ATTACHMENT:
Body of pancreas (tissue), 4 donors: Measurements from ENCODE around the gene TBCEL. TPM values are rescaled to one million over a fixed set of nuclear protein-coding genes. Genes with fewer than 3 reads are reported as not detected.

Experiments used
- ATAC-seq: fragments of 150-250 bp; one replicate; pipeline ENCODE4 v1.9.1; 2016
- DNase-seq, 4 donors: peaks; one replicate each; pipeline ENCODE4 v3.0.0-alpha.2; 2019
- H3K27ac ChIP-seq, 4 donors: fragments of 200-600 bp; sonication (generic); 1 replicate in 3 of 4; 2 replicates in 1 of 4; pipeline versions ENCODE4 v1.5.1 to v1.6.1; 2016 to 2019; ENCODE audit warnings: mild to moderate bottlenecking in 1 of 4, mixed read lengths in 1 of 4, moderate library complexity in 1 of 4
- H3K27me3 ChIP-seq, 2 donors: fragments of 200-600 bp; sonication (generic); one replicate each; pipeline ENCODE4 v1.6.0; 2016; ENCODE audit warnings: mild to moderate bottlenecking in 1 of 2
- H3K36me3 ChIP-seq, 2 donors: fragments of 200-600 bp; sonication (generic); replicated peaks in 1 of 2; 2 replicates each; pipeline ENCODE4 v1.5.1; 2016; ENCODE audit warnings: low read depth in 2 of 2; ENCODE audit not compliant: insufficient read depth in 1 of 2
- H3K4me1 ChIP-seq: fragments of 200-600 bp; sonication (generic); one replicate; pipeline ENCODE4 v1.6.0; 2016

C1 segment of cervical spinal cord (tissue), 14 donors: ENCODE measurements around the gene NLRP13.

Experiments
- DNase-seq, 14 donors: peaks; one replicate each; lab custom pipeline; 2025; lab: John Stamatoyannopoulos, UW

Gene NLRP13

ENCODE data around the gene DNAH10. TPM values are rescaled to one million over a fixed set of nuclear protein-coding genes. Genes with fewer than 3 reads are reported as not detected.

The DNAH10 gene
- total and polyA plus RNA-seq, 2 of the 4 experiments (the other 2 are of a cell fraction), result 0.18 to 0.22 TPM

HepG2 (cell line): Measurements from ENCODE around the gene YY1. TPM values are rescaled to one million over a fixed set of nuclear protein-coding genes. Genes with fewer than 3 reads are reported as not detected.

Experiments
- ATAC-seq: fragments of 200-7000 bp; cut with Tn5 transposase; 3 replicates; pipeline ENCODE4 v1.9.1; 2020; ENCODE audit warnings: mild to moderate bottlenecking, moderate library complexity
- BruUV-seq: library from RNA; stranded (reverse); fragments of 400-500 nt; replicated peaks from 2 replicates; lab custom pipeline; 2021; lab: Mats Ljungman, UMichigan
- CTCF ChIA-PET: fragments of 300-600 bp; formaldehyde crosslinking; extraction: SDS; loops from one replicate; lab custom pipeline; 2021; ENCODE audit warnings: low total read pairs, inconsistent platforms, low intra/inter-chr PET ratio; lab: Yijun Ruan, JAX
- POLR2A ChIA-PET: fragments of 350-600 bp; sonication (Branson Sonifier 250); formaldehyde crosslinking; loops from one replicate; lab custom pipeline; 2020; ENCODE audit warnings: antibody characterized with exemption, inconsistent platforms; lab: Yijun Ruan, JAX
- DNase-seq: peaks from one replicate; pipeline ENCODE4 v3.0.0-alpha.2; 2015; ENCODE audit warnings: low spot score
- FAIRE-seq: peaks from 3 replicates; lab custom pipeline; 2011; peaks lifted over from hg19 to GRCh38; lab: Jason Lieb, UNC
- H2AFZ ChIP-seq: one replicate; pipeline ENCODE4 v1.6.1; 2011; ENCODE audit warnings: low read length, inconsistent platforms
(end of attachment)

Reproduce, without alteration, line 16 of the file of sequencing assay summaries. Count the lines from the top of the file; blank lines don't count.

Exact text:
HepG2 (cell line): Measurements from ENCODE around the gene YY1. TPM values are rescaled to one million over a fixed set of nuclear protein-coding genes. Genes with fewer than 3 reads are reported as not detected.